2. power to make orders that direct or alter the rights, liabilities or property interests of a third party
  3. power to attribute a trust as a financial resource of a party to the marriage and adjust the matrimonial pool available for distribution accordingly.

Can the family court control dead people’s estates?

Consider Hsiao v Fazarri [2020] HCA 35. The ‘Husband’ is in a relationship for 4 years. And only married for 23 days.

The Husband (58) and the Second Wife (44) start an intimate relationship. This is while the Husband is still residing with his First Wife. The Husband and Second Wife only live together intermittently. While this happened off and on for four years they are never ‘de facto’.

The Husband’s assets are high – $20m. The Husband is required to pay his Second Wife $100,000. And he is required to pay her legal fees of $80k. This brings up her assets to only $430k. She appeals this decision by the family court.

After a heart attack, 

What do we learn from the Hsiao v Fazarri’s decision

  1. The relationship is short. Only 4 years.
  2. The ex-wife’s provided little both financially and non-financially.
  3. Her financial contribution to the asset pool is low. She had no particular claim to it.
  4. The ex-wife’s earning capacity did not diminish.
  5. There are no children.

Can the family court hear the matter if one of the parties is dead? The family court said it can.

Separated for 4 years. But wife still gets the dead father-in-law’s money
Calvin & McTier

In Calvin & McTier the rich husband and poor wife:

  • marry on 2 February 2002.
  • separate on 9 April 2010.
  • divorce on 2 August 2011.

Their one child is born in 2005. The child is cared for equally by the two parents after the separation.

In 2014, the husband inherits $430,686 from his father. This is four years after the couple separated. And is 3 years after the divore.

Even after all these years, the judge awards 35% of the inheritance to the wife.

The husband is furious. “She bled me dry. And now she gets my Dad’s money, as well!” He appeals to a higher court.

The husband loses – the wife gets her dead father-in-law’s inheritance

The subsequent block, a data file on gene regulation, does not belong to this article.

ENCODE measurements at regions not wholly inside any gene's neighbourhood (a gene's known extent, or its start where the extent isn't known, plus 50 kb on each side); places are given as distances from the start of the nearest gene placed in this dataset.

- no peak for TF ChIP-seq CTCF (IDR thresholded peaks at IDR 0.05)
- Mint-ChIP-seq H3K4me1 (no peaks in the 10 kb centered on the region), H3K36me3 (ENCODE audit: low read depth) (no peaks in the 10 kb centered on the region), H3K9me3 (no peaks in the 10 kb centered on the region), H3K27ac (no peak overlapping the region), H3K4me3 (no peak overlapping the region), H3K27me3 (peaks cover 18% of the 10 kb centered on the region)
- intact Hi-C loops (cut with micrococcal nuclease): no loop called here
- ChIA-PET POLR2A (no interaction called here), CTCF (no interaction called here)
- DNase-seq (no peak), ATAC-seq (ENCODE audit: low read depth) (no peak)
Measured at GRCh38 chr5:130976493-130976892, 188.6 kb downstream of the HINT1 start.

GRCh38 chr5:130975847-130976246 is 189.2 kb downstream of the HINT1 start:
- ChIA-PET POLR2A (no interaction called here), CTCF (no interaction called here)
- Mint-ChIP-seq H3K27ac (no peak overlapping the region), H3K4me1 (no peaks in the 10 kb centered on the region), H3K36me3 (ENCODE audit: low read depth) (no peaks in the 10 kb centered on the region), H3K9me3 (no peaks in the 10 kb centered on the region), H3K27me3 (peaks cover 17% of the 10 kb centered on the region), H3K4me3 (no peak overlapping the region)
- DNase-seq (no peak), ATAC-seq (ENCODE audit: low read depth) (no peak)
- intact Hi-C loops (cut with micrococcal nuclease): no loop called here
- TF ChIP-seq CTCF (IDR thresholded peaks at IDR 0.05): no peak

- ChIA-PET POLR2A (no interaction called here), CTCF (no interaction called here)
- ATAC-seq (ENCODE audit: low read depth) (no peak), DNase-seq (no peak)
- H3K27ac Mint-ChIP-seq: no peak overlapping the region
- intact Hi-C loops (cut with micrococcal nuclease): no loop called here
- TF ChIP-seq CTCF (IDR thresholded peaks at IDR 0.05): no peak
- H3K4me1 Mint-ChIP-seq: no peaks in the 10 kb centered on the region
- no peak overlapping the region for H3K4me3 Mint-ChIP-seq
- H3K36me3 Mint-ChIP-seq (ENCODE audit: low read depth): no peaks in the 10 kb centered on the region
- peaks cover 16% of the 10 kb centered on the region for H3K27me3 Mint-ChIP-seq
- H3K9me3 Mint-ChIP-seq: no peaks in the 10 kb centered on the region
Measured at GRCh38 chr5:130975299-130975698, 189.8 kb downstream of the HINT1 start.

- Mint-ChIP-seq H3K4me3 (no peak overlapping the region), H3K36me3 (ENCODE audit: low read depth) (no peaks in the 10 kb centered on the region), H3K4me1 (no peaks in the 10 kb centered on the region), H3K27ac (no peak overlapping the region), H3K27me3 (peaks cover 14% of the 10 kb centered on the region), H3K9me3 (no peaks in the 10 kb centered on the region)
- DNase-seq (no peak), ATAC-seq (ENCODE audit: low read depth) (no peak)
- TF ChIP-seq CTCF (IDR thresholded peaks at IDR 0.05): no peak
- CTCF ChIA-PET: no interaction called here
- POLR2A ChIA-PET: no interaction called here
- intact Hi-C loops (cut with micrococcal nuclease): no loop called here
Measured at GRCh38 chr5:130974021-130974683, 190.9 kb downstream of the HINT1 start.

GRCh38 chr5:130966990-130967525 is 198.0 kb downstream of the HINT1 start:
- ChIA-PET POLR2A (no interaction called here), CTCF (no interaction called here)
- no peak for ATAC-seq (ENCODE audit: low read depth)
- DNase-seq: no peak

In the case, Calvin & McTier [2017] FamCAFC 125 the Family Court rejects the husband’s appeal. It finds in favour of the wife.

The trial magistrate in the lower court held that the inheritance is still property available for division. The fact that the father died four years after separation does not matter.

Section 79(1) Family Law Act is all-powerful. Some would say too powerful. It gives the court power to alter property interests.

Chief Justice Bryant states that the assets from the dead father’s Will may be included in the pool of assets. This is long after separation. Multiple cases are referenced to support this.

The husband pleads further: “Look after-acquired property should only be considered if there is some nexus between the property and the marriage. My father is not part of the marriage.”

Again, the all-powerful, some would say a court without rules, strikes down the husband’s argument. The Court states that no clear connection is required.

If the dead father could go back in time, his son would have got him to put a Divorce Protection Trust in his Will. (And his Mum’s Will as well.) You can build such Wills here:

All Legal Consolidated 3-Generation Testamentary Trust Wills contain Divorce Protection Trusts. Divorce Protection Trusts are automatically put into the 3-Generation Testamentary Trust Wills.

Does a Divorce Protection Trust in your Will protect your children BEFORE you die?

The Divorce Protection Trust protects your assets for up to 80 years AFTER you die. (Longer in South Australia.) It not only protects your children, grandchildren and great-grandchildren, it protects all beneficiaries and their offspring. It is not just for your children. The benefit is for all beneficiaries – whether related to you or not.

But, in this instance, your children (or beneficiaries) are divorcing and you still haven’t died. Your Will does not operate until you die. And you can change your Will. But the Famly Court can still take the ‘potential’ gift into consideration. The Family Court can therefore give more money to that horrid ex-inlaw. This is on the basis your child gets some money under your Will – at a later time, when you are dead!

What is a Prospective inheritance?